Syllabus (PDF)

3000 Level Courses

PHH 3100 Ancient Greek Philosophy — N. Rothschild

This course is designed to familiarize students with some of the main ideas of the three most important thinkers who stand at the beginning of the western philosophical tradition: Socrates, Plato, and Aristotle. Some attention will also be devoted to later philosophers writing in the Hellenistic era. This course is the first part of the Philosophy Department’s history of philosophy sequence. Together with PHH 3400: Modern Philosophy, it aims to give students an understanding of the major questions addressed in the history of Western philosophy, the range of answers offered to these questions, and the methods employed in addressing them. PHH 3100 is required of all philosophy majors and meets an area requirement for the philosophy minor.

Syllabus (PDF)

PHI 3130 Symbolic Logic — Dr. Ray

The course is designed to provide the student with a basic working knowledge of first-order logic and semantics, and familiarize him or her with some basic metalogical results. We will cover basic topics in elementary logic including: propositional, quantificational, identity, free, and modal logics, formal semantics, completeness. We will also formulate the philosophical underpinnings of our subject with special care.

Syllabus (PDF)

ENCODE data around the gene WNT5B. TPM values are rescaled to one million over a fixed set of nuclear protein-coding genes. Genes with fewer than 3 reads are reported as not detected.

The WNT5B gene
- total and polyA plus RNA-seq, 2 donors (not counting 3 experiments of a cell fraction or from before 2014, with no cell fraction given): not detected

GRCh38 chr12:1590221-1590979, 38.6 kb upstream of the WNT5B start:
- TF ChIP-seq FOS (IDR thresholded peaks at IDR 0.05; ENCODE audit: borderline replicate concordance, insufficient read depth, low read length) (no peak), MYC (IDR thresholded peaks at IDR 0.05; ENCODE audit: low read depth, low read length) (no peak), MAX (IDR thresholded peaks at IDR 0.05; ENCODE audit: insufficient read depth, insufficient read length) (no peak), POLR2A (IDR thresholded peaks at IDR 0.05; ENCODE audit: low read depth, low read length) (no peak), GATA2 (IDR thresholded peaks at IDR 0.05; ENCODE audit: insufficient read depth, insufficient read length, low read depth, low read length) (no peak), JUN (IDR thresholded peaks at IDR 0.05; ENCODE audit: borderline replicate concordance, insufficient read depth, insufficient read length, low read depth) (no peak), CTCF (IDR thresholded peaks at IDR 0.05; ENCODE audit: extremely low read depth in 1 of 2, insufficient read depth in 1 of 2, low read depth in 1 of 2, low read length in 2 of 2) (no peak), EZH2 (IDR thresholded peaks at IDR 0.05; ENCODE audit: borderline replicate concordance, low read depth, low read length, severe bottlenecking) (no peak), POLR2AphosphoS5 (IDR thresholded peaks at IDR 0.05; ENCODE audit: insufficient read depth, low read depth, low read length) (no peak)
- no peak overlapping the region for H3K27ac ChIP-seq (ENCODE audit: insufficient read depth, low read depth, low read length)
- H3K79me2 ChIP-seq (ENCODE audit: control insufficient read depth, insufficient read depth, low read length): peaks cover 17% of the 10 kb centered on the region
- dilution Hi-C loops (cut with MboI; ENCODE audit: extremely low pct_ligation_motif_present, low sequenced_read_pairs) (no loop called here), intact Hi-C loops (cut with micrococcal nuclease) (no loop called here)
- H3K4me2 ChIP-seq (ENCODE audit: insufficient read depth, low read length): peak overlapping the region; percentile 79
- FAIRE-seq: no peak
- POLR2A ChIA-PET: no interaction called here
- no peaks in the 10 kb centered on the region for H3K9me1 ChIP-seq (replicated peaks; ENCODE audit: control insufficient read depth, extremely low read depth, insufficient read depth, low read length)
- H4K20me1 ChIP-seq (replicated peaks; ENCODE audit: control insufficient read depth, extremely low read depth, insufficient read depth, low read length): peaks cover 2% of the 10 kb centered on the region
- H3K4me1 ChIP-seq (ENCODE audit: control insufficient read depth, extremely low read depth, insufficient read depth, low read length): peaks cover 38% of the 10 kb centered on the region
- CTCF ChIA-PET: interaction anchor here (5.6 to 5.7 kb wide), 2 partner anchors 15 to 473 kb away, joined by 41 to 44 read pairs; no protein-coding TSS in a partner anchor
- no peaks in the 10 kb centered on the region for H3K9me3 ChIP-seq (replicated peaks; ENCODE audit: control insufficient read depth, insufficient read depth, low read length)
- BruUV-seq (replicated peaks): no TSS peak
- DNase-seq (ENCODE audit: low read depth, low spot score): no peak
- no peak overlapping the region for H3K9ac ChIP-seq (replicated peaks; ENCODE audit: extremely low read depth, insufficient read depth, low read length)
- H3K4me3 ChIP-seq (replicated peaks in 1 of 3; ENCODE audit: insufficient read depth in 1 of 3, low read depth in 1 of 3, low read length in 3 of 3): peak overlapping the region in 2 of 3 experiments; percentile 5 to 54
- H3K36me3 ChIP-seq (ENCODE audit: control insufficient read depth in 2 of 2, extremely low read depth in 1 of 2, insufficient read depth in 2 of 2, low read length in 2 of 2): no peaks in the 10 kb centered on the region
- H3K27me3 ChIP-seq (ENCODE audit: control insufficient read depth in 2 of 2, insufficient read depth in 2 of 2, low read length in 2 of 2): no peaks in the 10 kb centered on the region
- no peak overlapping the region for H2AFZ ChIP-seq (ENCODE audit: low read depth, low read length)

PHM 3202 Political Philosophy — Dr. Driggers

This November, the United States will participate in what it calls a “democratic” election—our government leaders are selected by a direct vote by all citizens. It is common for Americans to prefer democracy to other forms of government—monarchy, totalitarianism, aristocracy, etc. But what is democracy, exactly? And why should we prefer it to other forms of government? If we are clear about what democracy is, should we really apply that term to the American form of government? What is the scope of democracy—should citizens have control not only over the operation of the government, but say the operation of the economy? Do healthy democracies require open debate about all political issues, or should there be restrictions on permissible debate? Given that democracies are typically governed by majority rule, what should we say about the protection of minority populations?